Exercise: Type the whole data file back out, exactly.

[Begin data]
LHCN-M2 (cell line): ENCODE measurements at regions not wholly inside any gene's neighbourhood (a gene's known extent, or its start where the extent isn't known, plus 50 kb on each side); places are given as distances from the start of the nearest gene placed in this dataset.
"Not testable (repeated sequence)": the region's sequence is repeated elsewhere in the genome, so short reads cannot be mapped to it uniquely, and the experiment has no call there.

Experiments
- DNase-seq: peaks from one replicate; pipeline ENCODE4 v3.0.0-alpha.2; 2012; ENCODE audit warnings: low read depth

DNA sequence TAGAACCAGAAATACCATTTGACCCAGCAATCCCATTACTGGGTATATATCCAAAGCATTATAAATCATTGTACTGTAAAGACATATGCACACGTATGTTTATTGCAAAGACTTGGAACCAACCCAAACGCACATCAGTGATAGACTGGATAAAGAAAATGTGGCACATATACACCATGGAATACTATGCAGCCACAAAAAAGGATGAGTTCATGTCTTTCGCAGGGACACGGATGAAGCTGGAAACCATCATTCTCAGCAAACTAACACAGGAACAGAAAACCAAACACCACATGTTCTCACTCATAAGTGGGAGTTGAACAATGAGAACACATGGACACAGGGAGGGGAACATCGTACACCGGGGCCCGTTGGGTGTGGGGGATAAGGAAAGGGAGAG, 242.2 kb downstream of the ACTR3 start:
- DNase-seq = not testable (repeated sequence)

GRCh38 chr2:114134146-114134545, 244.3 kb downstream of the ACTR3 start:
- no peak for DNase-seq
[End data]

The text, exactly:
LHCN-M2 (cell line): ENCODE measurements at regions not wholly inside any gene's neighbourhood (a gene's known extent, or its start where the extent isn't known, plus 50 kb on each side); places are given as distances from the start of the nearest gene placed in this dataset.
"Not testable (repeated sequence)": the region's sequence is repeated elsewhere in the genome, so short reads cannot be mapped to it uniquely, and the experiment has no call there.

Experiments
- DNase-seq: peaks from one replicate; pipeline ENCODE4 v3.0.0-alpha.2; 2012; ENCODE audit warnings: low read depth

DNA sequence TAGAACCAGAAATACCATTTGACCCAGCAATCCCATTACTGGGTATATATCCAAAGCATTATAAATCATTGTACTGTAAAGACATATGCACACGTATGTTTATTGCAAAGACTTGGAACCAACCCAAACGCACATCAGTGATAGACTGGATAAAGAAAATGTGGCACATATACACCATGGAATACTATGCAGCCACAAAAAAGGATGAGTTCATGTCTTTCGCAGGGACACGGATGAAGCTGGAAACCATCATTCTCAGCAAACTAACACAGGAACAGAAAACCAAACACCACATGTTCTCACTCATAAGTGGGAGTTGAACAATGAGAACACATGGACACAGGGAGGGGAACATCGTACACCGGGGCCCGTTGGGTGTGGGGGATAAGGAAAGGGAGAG, 242.2 kb downstream of the ACTR3 start:
- DNase-seq = not testable (repeated sequence)

GRCh38 chr2:114134146-114134545, 244.3 kb downstream of the ACTR3 start:
- no peak for DNase-seq